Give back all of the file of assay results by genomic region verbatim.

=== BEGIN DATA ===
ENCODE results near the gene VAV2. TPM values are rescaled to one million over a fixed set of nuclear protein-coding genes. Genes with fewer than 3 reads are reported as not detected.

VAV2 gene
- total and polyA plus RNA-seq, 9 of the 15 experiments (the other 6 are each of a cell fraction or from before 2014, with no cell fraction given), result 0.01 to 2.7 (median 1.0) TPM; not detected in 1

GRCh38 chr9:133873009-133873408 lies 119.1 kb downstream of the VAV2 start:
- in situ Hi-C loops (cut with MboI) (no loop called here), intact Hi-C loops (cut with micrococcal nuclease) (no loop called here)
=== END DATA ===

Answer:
ENCODE results near the gene VAV2. TPM values are rescaled to one million over a fixed set of nuclear protein-coding genes. Genes with fewer than 3 reads are reported as not detected.

VAV2 gene
- total and polyA plus RNA-seq, 9 of the 15 experiments (the other 6 are each of a cell fraction or from before 2014, with no cell fraction given), result 0.01 to 2.7 (median 1.0) TPM; not detected in 1

GRCh38 chr9:133873009-133873408 lies 119.1 kb downstream of the VAV2 start:
- in situ Hi-C loops (cut with MboI) (no loop called here), intact Hi-C loops (cut with micrococcal nuclease) (no loop called here)